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Local News

  • Four accused of smuggling drugs into jail

     Four people face charges after investigators said they tried to smuggle drugs into the Brunswick County Detention Facility.

    Arrest warrants show Kristen Lewis of Ocean Isle Beach, Melissa Meyer of Leland, Larry Cheyenne Pigott of Shallotte and Nicole Marie Wilsey of Southport conspired to smuggle Suboxone, a schedule III controlled substance, into the jail.

  • Leland man accused of sexually assaulting girl faces more than 50 additional charges

    A Leland man accused of sexually assaulting a 15-year-old girl faces more than 50 additional charges.

    Denzel Jamal Hill, 22, of Dogwood Road, was arrested Saturday, July 19, and charged with indecent liberties with a child, assault with a deadly weapon inflicting serious injury and two counts of statutory rape, according to the Brunswick County Sheriff’s Office. Warrants show the crimes took place July 16.

  • Inmate dies of apparent suicide in county jail

    An Ash man incarcerated at the Brunswick County Detention Facility on a first-degree murder charge died Wednesday, July 23, from an apparent suicide, spokeswoman Emily Flax said.

    Thomas Jason Holland, 28, of Babson Road NW, was found unresponsive in his cell at 1:14 a.m., according to a sheriff’s office news release.

    “He is the victim of an apparent suicide,” the release read.

  • Fisherman’s find on Holden Beach linked to Civil War-era ship

    The Museum of Coastal Carolina has a new artifact to display for visitors thanks to a local man’s curiosity.

    Gary Mullen discovered two iron chain links that date back to the early 19th century.

    Mullen’s Indiana Jones moment didn’t come from treasure hunting or metal detecting; he was just walking along Holden Beach in February when something caught his eye.

  • Leland ends town hall construction contract with builder

    LELAND — Leland officials have decided if their new town hall will ever be finished, another contractor will do it.

    The Leland town board held a special meeting Thursday, July 17, where they voted unanimously to settle their dispute with contractor Paragon Building Corp. and mutually agree to end their association.

    Town staff have waited more than six months to move into the 44,000-square-foot, winged building which will house the town staff and council chamber on one side and the Leland Police Department on the other.

  • County to review ways to help towns fund beach renourish/dredging projects

    It took two months for the dust to settle after voters denied a sales tax increase.

    County commissioners began looking for ways to support beach renourishment and waterway dredging project at the July 21 monthly meeting.

    The issue was raised when Steve Foster, Town Manager of Oak Island, spoke to the county board to request financial assistance to stop beach erosion by assisting with the town’s Lower Lockwood Folly Habitat Restoration Project.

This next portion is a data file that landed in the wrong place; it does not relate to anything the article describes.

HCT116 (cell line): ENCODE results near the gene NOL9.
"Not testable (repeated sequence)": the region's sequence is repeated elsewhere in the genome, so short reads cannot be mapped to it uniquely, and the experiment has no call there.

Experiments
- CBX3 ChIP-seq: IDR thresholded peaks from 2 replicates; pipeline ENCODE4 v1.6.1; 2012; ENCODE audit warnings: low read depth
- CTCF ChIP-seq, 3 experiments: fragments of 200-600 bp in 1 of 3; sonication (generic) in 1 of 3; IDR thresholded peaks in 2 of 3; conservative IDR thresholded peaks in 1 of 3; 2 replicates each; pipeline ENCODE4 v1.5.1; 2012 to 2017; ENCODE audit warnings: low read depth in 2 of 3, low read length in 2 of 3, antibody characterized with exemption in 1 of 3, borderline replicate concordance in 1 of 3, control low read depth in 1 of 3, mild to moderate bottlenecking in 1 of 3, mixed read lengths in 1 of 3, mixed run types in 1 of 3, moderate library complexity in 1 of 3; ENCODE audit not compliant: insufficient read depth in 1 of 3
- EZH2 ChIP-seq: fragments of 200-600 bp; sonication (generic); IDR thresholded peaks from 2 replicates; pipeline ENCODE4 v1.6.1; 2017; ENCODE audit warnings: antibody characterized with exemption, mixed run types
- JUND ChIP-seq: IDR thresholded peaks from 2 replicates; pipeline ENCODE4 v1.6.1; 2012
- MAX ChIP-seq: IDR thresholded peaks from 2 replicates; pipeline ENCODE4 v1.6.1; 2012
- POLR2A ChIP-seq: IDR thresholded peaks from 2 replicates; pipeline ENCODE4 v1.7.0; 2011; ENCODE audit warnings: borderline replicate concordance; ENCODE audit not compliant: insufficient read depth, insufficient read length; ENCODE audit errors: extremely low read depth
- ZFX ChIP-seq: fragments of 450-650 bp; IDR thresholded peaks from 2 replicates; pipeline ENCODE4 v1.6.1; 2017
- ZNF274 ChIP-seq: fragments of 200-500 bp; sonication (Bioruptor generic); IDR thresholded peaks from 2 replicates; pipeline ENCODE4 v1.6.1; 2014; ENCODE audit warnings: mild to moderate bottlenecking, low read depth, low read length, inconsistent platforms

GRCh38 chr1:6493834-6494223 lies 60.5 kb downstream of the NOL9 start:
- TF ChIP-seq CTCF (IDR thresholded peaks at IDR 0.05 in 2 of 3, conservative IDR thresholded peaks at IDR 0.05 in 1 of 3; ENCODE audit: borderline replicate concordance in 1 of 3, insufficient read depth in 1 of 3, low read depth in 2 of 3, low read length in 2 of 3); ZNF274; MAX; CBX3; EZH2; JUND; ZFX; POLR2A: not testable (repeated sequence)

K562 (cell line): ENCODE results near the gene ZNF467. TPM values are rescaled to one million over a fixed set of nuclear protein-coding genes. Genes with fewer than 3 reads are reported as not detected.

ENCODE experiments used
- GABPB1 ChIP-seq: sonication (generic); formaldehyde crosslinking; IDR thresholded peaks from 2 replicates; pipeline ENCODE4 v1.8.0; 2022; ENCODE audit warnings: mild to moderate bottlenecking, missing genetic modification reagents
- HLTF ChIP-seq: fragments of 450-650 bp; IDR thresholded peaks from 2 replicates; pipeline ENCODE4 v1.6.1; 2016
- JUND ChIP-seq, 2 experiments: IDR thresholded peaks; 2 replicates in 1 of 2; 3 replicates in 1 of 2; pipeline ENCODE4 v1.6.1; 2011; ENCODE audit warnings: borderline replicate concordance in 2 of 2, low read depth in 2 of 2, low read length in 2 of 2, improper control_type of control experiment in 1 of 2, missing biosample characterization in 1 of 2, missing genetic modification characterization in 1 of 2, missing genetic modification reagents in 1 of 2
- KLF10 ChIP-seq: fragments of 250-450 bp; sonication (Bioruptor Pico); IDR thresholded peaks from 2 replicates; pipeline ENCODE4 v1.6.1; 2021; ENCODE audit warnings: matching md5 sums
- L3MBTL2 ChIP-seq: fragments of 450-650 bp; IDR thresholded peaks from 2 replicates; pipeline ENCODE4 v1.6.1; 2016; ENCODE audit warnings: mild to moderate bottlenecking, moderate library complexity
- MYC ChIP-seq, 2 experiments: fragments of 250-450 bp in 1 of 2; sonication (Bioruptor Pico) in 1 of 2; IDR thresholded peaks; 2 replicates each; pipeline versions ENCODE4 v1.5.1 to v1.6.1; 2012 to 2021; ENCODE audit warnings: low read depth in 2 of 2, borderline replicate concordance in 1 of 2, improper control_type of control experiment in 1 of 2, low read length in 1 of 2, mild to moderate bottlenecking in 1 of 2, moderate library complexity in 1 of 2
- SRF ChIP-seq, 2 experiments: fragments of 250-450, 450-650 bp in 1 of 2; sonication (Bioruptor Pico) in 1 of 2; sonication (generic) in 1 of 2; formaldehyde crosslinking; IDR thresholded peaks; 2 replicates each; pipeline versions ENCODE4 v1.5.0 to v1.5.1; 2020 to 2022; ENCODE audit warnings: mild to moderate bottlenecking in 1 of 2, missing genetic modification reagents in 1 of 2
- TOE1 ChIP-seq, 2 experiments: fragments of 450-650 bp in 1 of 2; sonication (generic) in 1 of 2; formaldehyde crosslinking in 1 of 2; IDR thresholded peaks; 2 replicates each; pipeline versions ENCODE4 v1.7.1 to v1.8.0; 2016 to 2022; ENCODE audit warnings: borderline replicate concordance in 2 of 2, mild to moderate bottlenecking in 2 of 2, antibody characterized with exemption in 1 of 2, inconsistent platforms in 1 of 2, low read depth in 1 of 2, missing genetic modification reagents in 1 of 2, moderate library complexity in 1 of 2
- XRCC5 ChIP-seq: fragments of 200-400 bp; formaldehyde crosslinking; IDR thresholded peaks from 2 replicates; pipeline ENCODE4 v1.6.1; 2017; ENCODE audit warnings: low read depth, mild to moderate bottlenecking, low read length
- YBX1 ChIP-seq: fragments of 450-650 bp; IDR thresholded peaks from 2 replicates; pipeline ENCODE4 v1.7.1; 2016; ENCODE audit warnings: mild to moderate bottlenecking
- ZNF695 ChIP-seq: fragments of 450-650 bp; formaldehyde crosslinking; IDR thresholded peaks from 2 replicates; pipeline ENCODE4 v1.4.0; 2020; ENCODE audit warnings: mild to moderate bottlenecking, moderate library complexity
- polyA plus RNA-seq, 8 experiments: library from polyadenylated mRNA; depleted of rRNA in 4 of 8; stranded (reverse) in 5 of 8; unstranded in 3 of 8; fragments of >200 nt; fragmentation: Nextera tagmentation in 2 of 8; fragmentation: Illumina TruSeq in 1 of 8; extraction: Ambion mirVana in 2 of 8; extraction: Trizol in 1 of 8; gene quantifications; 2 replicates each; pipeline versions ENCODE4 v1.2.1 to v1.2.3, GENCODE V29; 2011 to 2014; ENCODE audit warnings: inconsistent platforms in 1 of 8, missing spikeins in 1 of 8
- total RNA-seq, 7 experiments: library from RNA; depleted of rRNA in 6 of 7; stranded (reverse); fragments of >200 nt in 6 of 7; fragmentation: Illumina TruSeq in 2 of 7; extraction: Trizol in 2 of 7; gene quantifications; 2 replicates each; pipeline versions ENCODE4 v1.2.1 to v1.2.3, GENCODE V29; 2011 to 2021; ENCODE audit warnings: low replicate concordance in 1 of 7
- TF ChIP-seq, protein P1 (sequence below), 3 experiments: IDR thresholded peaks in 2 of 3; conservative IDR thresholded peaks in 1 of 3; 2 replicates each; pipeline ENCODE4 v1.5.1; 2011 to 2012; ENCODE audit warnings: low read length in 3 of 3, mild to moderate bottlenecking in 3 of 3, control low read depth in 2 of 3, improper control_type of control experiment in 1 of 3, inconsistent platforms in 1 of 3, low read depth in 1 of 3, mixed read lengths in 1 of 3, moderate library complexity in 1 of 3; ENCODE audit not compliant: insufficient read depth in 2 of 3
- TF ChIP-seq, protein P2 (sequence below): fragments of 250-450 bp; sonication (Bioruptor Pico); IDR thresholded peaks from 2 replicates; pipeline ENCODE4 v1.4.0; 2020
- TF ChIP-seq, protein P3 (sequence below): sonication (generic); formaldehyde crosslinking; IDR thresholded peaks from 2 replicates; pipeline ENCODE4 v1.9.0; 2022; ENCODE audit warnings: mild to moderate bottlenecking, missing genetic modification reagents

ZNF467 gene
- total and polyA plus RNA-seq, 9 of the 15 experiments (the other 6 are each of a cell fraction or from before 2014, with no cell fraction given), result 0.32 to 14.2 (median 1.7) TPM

• State unemployment rate a few points above national numbers

    North Carolina’s unemployment numbers trail the national unemployment rate by .3 percent, according to the North Carolina Department of Commerce.

    The state unemployment rate has continued to fall throughout 2014, reaching a low of 6.2 percent in April 2014. In May the number crept back up to 6.4 percent but remained the same for the most recent month the NCDC has collected information.

    In June 2013 the unemployment rate for North Carolina was 8.3 percent.

    The 2014 unemployment rate dropped 1.9 percentage points lower than a year ago.

  • Newest addition welcomes veteran home

    A special reunion awaited Navy veteran Alan Stanley when he arrived in Wilmington on July 15.

    Among the family waiting for him was his infant daughter he would see in person for the first time.

    Alan Stanley is a Flight Engineer with the Navy’s VP-9 out of NCBH of Kaneohe, Hawaii.

    Alan, his wife Lauren and family live on the base when he is stationed there.

    But Alan has served on two deployments in the past three years.

    During that period, Lauren has delivered their two daughters: Lillian, 2, and Leah, four months.

  • Brunswick County bridge listed on AAA’s substandard list

    The US 17 bridge that crosses US 76 near Leland is included on AAA Carolinas top 20 substandard bridges list.

    AAA Carolinas released a report July 18 that despite North Carolina investing nearly $500 million in state and federal funds to replace and repair bridges in 2013, more than 5,100 state bridges still remain substandard.

    And Brunswick County’s bridge is ranked 13th.

    The only county bridge to make the list, it was in 10th place in the 2013 rankings, the first year the bridge was added to AAA’s list.

  • Woman appeals school’s decision to keep controversial book

     A local committee ruled to keep a controversial book in its school’s curriculum, so an Ash resident has taken her appeal to the district superintendent.

    Frankie Wood, 72, has appealed Cedar Grove Middle School’s decision to keep “The Absolutely True Diary of a Part-Time Indian” on school shelves.

    If Superintendent Edward Pruden upholds the school’s decision to keep the book in the curriculum, Wood can appeal his decision to the school board, which makes the final decision.